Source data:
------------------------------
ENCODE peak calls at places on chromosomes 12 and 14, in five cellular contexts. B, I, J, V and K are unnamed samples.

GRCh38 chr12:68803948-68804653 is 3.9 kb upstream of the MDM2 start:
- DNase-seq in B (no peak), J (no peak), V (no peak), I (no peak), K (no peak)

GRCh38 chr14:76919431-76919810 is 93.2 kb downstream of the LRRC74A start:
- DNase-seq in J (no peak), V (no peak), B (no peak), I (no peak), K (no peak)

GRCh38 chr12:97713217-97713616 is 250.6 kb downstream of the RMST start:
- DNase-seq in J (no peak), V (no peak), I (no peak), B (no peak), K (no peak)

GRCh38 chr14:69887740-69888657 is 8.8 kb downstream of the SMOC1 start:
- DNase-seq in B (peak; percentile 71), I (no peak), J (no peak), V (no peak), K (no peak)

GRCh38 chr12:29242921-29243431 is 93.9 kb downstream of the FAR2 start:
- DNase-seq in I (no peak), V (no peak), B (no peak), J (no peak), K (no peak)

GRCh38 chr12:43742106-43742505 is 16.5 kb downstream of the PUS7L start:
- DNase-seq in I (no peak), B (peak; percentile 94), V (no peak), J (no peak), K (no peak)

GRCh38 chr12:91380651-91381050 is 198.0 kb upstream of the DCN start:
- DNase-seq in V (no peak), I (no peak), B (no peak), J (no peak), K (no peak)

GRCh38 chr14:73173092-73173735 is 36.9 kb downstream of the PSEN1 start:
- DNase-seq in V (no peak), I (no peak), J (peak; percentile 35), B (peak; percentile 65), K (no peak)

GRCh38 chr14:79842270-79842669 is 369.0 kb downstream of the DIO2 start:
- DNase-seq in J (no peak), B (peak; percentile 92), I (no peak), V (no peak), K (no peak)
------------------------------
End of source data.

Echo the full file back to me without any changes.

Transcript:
ENCODE peak calls at places on chromosomes 12 and 14, in five cellular contexts. B, I, J, V and K are unnamed samples.

GRCh38 chr12:68803948-68804653 is 3.9 kb upstream of the MDM2 start:
- DNase-seq in B (no peak), J (no peak), V (no peak), I (no peak), K (no peak)

GRCh38 chr14:76919431-76919810 is 93.2 kb downstream of the LRRC74A start:
- DNase-seq in J (no peak), V (no peak), B (no peak), I (no peak), K (no peak)

GRCh38 chr12:97713217-97713616 is 250.6 kb downstream of the RMST start:
- DNase-seq in J (no peak), V (no peak), I (no peak), B (no peak), K (no peak)

GRCh38 chr14:69887740-69888657 is 8.8 kb downstream of the SMOC1 start:
- DNase-seq in B (peak; percentile 71), I (no peak), J (no peak), V (no peak), K (no peak)

GRCh38 chr12:29242921-29243431 is 93.9 kb downstream of the FAR2 start:
- DNase-seq in I (no peak), V (no peak), B (no peak), J (no peak), K (no peak)

GRCh38 chr12:43742106-43742505 is 16.5 kb downstream of the PUS7L start:
- DNase-seq in I (no peak), B (peak; percentile 94), V (no peak), J (no peak), K (no peak)

GRCh38 chr12:91380651-91381050 is 198.0 kb upstream of the DCN start:
- DNase-seq in V (no peak), I (no peak), B (no peak), J (no peak), K (no peak)

GRCh38 chr14:73173092-73173735 is 36.9 kb downstream of the PSEN1 start:
- DNase-seq in V (no peak), I (no peak), J (peak; percentile 35), B (peak; percentile 65), K (no peak)

GRCh38 chr14:79842270-79842669 is 369.0 kb downstream of the DIO2 start:
- DNase-seq in J (no peak), B (peak; percentile 92), I (no peak), V (no peak), K (no peak)